Three College committees deal with complaints against members of the teaching profession and this annual report provides detailed statistical information on the committees’ activities in 2011.
The Investigation Committee conducts a document review of information related to all complaints. The Discipline Committee holds hearings on complaints referred to it related to alleged professional misconduct or incompetence. The Fitness to Practise Committee holds hearings on complaints referred to it related to alleged incapacity.
Three-member panels make decisions by considering the information related to a complaint. The panels are made up of a combination of elected and appointed Council members and may include a member of the roster. The College maintains a roster of experienced panel members who may be called on to act in this capacity, although they are no longer members of Council.
The College is contacted about 1,000 times a year by members of the public and the profession who raise issues concerning College members. About two-thirds of these concerns are resolved at an appropriate local level within the school or the school board.
In 2011, the ongoing focus for these committees was revising certain practices to ensure they carry out their responsibilities in the public interest.
For example, the Discipline and Fitness to Practise committees have implemented an updated version of their rules of procedure and resource manual while the Investigation Committee has received additional training on complaints that are frivolous, vexatious or an abuse of process. The IC committee also approved a process allowing prior matters to be considered when investigating complaints.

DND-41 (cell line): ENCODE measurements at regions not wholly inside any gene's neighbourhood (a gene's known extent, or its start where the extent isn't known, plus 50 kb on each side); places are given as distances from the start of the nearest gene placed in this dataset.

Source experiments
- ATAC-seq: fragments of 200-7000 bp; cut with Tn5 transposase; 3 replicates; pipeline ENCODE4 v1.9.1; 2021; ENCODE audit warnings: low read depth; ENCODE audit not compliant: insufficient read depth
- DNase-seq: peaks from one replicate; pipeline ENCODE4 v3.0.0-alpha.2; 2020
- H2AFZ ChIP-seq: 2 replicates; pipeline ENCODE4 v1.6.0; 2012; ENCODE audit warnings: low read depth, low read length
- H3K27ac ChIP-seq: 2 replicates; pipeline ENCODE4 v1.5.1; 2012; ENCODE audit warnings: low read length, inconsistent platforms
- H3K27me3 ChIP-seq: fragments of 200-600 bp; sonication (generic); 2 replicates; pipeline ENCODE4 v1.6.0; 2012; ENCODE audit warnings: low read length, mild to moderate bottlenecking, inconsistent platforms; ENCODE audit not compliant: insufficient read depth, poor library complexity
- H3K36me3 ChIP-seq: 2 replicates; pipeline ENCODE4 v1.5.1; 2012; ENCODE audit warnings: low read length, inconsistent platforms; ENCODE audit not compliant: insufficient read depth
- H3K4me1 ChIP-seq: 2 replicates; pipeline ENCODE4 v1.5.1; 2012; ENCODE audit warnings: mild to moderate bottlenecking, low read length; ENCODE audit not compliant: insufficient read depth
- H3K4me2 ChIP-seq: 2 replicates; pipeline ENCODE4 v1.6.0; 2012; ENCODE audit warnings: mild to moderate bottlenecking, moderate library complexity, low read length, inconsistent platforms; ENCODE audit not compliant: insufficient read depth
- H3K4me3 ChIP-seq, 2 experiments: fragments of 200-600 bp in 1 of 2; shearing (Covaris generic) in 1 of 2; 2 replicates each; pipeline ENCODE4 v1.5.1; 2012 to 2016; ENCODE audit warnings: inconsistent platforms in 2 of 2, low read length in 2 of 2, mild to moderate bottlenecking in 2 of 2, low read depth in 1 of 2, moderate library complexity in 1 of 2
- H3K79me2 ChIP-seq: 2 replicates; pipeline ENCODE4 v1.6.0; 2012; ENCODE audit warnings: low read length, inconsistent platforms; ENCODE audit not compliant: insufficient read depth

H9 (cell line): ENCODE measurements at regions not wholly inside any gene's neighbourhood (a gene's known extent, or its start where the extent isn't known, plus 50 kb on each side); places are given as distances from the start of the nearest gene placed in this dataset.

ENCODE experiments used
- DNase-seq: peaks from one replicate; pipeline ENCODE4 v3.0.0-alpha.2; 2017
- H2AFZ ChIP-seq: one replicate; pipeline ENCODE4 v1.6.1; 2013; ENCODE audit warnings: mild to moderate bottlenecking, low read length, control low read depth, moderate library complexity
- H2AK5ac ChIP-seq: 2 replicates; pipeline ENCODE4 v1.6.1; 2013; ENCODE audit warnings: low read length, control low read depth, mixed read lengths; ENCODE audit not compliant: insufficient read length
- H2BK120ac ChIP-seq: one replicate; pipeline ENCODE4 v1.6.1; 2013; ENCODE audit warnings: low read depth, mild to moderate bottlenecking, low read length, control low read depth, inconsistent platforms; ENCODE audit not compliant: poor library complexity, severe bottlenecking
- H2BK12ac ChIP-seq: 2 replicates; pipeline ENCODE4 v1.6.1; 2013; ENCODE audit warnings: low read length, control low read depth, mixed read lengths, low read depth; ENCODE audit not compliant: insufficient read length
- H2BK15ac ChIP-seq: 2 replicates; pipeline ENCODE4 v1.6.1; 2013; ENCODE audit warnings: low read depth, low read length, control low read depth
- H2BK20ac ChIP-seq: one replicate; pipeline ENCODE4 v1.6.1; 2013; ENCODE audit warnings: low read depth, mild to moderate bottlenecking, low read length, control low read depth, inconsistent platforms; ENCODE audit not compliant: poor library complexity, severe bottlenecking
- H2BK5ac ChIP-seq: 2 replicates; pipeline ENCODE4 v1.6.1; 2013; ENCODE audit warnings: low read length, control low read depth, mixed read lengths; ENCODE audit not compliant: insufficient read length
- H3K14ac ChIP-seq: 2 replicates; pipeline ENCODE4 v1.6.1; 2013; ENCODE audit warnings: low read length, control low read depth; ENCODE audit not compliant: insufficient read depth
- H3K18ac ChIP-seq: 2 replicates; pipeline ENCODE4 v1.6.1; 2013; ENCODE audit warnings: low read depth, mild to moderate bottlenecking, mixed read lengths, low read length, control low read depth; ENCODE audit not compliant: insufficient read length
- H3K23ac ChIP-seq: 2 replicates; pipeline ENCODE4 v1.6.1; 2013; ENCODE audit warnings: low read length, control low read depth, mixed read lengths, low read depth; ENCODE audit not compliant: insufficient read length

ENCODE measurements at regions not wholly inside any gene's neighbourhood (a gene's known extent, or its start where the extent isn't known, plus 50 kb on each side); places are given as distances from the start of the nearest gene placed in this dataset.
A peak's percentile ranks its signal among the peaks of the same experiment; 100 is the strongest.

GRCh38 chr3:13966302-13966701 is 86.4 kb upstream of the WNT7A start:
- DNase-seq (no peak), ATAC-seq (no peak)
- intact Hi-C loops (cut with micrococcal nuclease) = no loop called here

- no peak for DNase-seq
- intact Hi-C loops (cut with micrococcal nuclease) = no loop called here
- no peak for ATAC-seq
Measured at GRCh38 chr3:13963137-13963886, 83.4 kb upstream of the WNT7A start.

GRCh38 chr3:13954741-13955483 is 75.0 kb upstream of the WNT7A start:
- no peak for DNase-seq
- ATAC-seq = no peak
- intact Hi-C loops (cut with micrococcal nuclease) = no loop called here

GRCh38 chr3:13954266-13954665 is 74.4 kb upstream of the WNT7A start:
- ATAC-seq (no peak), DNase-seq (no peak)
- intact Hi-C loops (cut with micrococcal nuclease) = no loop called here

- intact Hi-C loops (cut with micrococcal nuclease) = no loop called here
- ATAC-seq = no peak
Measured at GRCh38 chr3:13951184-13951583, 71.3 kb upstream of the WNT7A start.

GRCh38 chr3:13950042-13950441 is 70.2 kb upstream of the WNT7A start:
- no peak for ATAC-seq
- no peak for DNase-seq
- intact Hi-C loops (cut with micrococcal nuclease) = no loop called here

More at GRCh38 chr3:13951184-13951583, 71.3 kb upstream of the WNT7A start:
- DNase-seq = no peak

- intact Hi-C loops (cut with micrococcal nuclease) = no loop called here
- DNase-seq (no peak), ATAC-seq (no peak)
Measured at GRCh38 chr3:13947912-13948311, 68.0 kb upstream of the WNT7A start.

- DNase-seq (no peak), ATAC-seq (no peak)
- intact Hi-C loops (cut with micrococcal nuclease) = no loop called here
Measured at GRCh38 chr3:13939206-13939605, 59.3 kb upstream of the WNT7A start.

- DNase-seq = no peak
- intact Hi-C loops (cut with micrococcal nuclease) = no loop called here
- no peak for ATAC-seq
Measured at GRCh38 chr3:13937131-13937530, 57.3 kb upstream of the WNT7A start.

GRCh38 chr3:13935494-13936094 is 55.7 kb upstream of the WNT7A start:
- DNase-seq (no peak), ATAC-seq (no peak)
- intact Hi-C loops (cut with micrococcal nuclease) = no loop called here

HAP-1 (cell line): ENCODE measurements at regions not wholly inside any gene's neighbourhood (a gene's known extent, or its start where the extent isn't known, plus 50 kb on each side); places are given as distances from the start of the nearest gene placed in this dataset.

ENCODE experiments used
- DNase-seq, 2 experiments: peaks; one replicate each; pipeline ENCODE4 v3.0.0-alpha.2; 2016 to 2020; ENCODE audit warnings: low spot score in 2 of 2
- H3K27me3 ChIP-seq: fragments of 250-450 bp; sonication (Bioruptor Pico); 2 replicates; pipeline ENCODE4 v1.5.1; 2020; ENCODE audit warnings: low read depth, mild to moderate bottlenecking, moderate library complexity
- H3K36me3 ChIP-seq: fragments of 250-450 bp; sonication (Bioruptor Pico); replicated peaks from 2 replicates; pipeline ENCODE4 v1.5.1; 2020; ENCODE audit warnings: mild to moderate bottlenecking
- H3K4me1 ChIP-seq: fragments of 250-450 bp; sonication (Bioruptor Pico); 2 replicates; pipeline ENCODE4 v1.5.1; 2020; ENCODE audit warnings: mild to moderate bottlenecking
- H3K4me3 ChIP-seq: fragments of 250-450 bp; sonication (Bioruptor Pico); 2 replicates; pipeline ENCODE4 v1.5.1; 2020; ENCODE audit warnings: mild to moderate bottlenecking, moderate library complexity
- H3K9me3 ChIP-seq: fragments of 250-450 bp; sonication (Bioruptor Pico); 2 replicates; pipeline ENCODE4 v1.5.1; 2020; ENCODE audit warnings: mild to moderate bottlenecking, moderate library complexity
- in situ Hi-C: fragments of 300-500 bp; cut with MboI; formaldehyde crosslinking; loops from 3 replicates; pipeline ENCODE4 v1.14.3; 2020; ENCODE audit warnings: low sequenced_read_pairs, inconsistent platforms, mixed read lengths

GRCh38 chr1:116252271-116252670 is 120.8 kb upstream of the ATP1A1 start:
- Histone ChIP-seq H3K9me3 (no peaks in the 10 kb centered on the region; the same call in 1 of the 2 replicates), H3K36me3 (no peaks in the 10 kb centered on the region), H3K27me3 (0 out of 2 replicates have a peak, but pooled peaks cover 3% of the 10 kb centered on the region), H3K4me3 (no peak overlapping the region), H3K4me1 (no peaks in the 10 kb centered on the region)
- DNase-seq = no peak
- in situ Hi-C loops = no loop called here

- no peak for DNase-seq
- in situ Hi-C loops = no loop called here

As well, the department implemented the Investigation and Hearings Scanning and Tracking System otherwise known as iSTAR, which allows for greater efficiency in tracking and aggregating information.
Under the direction of the Investigation Committee, College staff investigate formal complaints in a fair and impartial manner.
College investigators present the information gathered to a panel of the Investigation Committee who may do the following:
- refuse to investigate a complaint if it determines that the complaint does not relate to professional misconduct, incompetence or incapacity
- refuse to investigate a complaint if it determines that the complaint is frivolous, vexatious or an abuse of process
- not refer the complaint to a hearing